Spanish musician Fernando Sor (1778–1839), perhaps more than anyone else, took the guitar from being an instrument of Spanish minstrels and Italian serenaders to being a classical instrument. He has been given only brief mention in standard music histories, but a resurgence of interest in guitar music and in the music of Spain has seen his reputation on the rise. As a young composer he wrote various kinds of music: operas, ballets, songs in addition to guitar music, and he performed on various instruments over his long concert career.
"Everyone knows that M. Sor has extended the domain of the guitar, and that he has guided that instrument to its natural destination in making it an instrument of harmony," ran a review of a new Fernando Sor composition in the Revue Musicale in 1833 or 1834, probably written by the French music scholar F.J. Fétis (and quoted by Brian Jeffery). "A profound musician, gifted with much taste and with the necessary perseverance . . . M. Sor has written for the guitar as no one had written before him." The idea of nationalism in music was still decades in the future during the years of Sor's compositional activity, and his guitar pieces do not sound particularly Spanish today. They fall into a broad category of classical music that followed the graceful examples of Wolfgang Amadeus Mozart and Franz Joseph Haydn rather than pursuing the tumultuous innovations of Ludwig van Beethoven. Yet there is, perhaps, a connection to Spain in Sor's music. Sor was an exile, forced from Spain by actions on the grand stage of world events. Yet the older he became, the more strongly he focused on the guitar, an instrument associated primarily with Spain. Perhaps, as he saw his chances of ever returning to his homeland recede to nil, he began to focus on the most distinctively Spanish part of his musical output.
Came to Music Very Early
Sor was born in 1778 in Barcelona and baptized on February 14 of that year. He was a native of Catalonia, a region of the Iberian peninsula that was part of Spain but also a distinct dialect and a strong cultural identity of its own. The guitar was an instrument especially identified with Catalonia. Sor's father played the guitar and also enjoyed another form of major importance in the late eighteenth century: Italian opera. Sor picked up his father's guitar, mastered in quickly, and also sang, wrote songs and instrumental arrangements, played the violin, and even made up his own system of musical notation. Sor's middle–class family had planned on a military career for their son, but it was clear that his musical gifts required nurturing, and he was sent to study music at the Abbey (monastery) of Montserrat. There he encountered music by Haydn and other masters from beyond Spain.
When he was 17 or 18, Sor assumed a post as a lieutenant in the Spanish army. As an officer from a prosperous family, however, he had plenty of time to compose music—at least at first. In 1796 or 1797 he found in the library of a Barcelona theater administrator an unused libretto for an opera on an ancient Greek theme and decided to set it to music. The fully competent Italian opera that resulted ran for 15 performances at the Barcelona Opera and attracted wide notice for its youthful composer. Sor wrote other vocal works and a few lengthy guitar sonatas, visited the Spanish capital of Madrid twice, and attracted as a patron the Duchess of Alba, who had commissioned a number of paintings from Spain's top artist, Francisco Goya. Between about 1804 and 1808 he held an administrative post in Spain's Andalusia region.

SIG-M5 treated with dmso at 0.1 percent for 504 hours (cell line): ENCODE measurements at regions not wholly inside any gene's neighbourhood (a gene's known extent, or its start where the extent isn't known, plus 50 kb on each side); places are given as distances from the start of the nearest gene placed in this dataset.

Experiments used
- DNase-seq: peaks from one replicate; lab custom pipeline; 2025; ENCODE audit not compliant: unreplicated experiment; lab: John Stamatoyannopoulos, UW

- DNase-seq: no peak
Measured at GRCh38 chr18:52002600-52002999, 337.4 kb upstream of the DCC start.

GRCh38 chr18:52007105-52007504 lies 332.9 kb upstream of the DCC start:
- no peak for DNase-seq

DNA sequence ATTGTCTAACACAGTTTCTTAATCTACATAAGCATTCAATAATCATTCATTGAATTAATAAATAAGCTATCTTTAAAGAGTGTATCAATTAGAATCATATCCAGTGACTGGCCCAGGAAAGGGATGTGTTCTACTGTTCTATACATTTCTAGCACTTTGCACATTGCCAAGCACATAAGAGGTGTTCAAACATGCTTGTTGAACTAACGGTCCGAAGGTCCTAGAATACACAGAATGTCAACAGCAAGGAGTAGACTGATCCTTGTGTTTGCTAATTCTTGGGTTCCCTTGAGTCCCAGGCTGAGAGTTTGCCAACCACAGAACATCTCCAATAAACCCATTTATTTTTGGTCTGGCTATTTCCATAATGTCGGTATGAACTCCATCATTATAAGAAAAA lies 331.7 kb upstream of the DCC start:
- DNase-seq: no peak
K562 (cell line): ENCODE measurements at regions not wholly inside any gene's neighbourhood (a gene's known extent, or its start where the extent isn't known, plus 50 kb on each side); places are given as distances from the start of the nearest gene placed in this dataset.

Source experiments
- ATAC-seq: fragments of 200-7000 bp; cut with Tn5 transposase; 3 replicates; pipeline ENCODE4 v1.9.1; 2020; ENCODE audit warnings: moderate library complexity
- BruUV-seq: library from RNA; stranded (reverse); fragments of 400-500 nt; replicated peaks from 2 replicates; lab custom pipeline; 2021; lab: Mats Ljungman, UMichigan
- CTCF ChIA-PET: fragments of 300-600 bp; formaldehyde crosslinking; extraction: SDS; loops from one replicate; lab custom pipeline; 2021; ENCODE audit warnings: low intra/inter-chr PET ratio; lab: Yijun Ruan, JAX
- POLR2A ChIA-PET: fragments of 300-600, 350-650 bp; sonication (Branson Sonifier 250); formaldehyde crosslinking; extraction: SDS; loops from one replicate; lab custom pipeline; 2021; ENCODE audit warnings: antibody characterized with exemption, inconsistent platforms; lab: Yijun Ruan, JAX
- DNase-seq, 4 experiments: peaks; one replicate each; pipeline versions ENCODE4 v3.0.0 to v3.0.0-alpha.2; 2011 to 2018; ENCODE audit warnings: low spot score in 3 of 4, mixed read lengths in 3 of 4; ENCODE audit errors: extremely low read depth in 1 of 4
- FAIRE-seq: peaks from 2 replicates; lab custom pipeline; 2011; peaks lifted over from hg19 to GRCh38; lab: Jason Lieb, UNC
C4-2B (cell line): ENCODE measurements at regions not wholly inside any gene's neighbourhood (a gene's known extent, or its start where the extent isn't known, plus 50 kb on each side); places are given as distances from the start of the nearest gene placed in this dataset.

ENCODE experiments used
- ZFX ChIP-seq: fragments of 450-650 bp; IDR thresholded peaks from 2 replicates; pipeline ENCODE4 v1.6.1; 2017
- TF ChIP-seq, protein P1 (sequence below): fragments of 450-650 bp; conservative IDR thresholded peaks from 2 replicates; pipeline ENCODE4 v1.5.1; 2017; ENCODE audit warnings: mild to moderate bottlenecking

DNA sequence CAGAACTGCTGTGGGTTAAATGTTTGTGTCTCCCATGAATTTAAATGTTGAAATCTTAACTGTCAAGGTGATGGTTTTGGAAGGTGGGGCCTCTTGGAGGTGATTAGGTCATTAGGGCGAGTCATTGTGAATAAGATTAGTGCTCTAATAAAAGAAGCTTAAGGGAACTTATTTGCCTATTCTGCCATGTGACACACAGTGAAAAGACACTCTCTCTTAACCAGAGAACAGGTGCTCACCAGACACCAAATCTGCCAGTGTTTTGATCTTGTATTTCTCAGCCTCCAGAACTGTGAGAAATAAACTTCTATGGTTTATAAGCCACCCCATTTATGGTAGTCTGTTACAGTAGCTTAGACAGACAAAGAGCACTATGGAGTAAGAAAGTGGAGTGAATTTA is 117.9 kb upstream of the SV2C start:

Life Overturned by Invasion
Sor's promising career in Spain was interrupted by the invasion of troops from Napoleonic France in 1808. At first Spaniards resisted the foreign incursion, and a number of patriotic songs by Sor date from this period; one of them, the "Himno de la Victoria," was apparently actually sung during a Spanish victory at Madrid. Sor himself saw military action, but also found time to compose romantic songs, called seguidillas, of a lighter nature. This uniquely Spanish part of his output has not been deeply investigated by musical scholars.
After a time, some Spaniards began to see Napoleon as preferable to the corrupt Spanish monarchy under which they had lived. Sor was one of these so–called afrancescados (Frenchified ones), who worked with the French in hopes of generating a more progressive system of Spanish government. Sor served as a police commissioner in the sherry–producing city of Jerez for more than two years, and seems not to have written much music during this unsettled period. When the tide began to turn against Napoleon, the French withdrew from Spain, and in 1812 Sor left Spain for Paris. He made the right decision, for many of his comrades who did not leave were arrested by the new Spanish King Fernando VII.
In Paris, Sor was an unknown foreigner in the midst of a tradition–bound local operatic scene that stretched back for a century and a half. There are gaps in the historical record of Sor's activities between 1813 and 1815; he seems to have been married, although the name of his wife is not known, and a daughter named Catherine or Julia was born during this time. What is certain is that Sor was frustrated by the lack of musical opportunities available to him, and left Paris in 1815 to try his luck in London, England.